Brian, in comments on my last post, said John McCainJohn Sidney McCainTo woo black voters in Georgia, Dems need to change their course of action Senate panel again looks to force Trump’s hand on cyber warfare strategy Senate panel advances 6B defense policy bill MORE supporters don't use computers or read The Hill. Like many of our readers he is supporting Barack ObamaBarack Hussein ObamaTrump taps vocal anti-illegal immigration advocate for State Dept's top refugee job The federal judiciary needs more Latino judges Obama plans to use Netflix deal to stop political divisiveness MORE and provides strong pushback whenever I compliment McCain or criticize Obama. As the blog's in-house, nonpartisan analyst, everybody knows I have no dog in this fight, that I have complimented and criticized both candidates and both campaigns, and that I am happy to remain unpopular in both parties. However, I know some people supporting McCain do own computers, and even have Internet access, so I need not worry that in beating up on him today I am only preaching to an Obama-friendly choir.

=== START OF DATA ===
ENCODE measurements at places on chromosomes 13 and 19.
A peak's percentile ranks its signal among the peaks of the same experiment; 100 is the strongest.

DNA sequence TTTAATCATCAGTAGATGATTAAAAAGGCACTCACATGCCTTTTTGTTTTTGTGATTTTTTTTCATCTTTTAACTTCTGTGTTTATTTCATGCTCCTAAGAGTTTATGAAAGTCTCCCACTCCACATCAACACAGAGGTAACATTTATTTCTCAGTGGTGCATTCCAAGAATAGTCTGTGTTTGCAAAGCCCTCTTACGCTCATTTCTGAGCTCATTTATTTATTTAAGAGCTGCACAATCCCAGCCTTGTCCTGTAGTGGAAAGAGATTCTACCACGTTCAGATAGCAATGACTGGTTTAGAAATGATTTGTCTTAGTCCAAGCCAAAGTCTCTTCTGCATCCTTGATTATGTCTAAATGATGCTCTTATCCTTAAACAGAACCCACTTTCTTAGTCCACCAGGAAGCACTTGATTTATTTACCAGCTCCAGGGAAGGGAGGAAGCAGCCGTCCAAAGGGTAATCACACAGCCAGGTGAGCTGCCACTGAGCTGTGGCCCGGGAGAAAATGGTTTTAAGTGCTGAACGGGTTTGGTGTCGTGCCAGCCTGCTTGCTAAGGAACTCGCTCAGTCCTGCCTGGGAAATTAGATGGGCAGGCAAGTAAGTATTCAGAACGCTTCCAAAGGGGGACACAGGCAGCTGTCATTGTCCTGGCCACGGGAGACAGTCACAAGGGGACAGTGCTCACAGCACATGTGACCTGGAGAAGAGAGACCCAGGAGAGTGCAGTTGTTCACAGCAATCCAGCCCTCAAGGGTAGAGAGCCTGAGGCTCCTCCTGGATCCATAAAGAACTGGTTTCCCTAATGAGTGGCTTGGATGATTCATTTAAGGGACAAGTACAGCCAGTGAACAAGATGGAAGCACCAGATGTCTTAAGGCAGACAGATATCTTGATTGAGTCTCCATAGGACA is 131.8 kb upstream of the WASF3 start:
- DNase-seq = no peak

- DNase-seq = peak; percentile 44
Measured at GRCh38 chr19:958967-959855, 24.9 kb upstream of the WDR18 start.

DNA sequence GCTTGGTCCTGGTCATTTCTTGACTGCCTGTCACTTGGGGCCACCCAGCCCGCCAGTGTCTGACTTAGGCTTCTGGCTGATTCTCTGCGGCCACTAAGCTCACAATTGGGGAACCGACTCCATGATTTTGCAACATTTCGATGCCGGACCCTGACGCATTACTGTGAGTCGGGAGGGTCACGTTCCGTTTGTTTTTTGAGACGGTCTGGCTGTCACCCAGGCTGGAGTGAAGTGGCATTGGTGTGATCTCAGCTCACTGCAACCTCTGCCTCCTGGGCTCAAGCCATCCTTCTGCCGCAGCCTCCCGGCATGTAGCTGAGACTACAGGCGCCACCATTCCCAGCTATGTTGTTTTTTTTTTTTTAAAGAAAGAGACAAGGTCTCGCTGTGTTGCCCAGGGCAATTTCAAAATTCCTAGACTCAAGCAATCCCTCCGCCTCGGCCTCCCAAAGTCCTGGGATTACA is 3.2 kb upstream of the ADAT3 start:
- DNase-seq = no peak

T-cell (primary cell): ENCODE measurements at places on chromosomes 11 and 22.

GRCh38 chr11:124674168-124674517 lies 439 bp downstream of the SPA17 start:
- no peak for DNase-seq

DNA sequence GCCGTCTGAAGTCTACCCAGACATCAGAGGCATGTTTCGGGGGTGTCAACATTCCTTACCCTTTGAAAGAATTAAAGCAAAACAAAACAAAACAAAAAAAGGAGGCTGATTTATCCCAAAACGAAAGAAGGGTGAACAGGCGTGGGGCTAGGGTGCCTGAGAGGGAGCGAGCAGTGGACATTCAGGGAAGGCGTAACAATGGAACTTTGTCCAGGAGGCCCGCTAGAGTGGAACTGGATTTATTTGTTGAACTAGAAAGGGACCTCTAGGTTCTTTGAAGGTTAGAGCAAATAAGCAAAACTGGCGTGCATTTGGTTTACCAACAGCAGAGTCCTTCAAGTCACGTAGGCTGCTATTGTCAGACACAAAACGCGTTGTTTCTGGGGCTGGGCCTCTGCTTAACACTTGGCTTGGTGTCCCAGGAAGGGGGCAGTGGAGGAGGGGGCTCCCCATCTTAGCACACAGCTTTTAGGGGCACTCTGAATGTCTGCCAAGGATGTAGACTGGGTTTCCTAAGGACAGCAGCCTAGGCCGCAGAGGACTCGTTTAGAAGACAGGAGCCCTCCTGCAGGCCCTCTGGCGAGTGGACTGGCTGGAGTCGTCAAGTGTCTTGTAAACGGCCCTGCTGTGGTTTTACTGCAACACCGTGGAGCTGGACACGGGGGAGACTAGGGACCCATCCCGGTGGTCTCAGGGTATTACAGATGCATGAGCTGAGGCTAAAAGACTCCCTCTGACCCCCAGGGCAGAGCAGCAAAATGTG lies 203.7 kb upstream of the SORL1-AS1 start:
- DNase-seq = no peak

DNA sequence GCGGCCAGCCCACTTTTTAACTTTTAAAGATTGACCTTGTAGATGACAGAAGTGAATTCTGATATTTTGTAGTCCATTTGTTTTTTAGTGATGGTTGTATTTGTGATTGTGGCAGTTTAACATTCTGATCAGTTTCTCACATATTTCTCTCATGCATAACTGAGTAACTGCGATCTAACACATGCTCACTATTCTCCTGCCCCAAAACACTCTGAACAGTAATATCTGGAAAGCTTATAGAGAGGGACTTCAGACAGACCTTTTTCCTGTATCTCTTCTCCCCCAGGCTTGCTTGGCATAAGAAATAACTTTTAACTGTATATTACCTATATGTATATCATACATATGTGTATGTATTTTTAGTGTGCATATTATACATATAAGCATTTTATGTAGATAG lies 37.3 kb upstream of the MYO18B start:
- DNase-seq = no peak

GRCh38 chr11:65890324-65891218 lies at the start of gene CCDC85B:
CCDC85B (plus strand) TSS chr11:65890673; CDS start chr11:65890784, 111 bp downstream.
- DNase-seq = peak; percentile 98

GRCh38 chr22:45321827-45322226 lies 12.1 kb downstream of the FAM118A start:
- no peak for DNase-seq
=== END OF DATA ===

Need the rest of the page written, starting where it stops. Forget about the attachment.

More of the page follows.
In a matter of days McCain has swerved from defending his judgment on the Iraq troop surge, and touting his willingness to torpedo his political prospects because of it, to accusing Obama of cynical political positioning on the war. Let's make clear that McCain isn't questioning Obama's judgments, he is accusing him outright of using the issue as well as the troops to win himself the big job.

Not only did McCain say Obama's withdrawal plan was crafted “in order to help get him the nomination of his party,” but that he is “not prepared to see the sacrifice of so many brave young Americans lost because Sen. Obama just views this war as another political issue with which he can change positions.”

Regardless of Prime Minister Nouri al-Maliki's endorsement of Obama's timetable, or the Bush administration's sudden comfort with a time “horizon” for withdrawal, McCain was proven right on the surge stabilizing Iraq and allowing space for political reconciliation. Things aren't perfect over there, but an 80 percent reduction in violence and 15 of 18 political benchmarks being met certainly didn't seem likely when Obama opposed the surge. Is being right no longer enough for McCain?

McCain's newest television commercial blasts Obama for failing to visit wounded soldiers in Germany but making time to go to the gym, when it is clear that someone from the campaign — if not McCain himself — would have excoriated Obama for visiting injured troops as a political stunt had he gone ahead and made the visit.

McCain chose not to attack his opponents like this in the primary; he put his head down and stuck to his own message, even as Mitt Romney blasted away at him. He promised to be civil and honorable, but accusing Obama of jeopardizing young men’s and women's lives for politics is neither.


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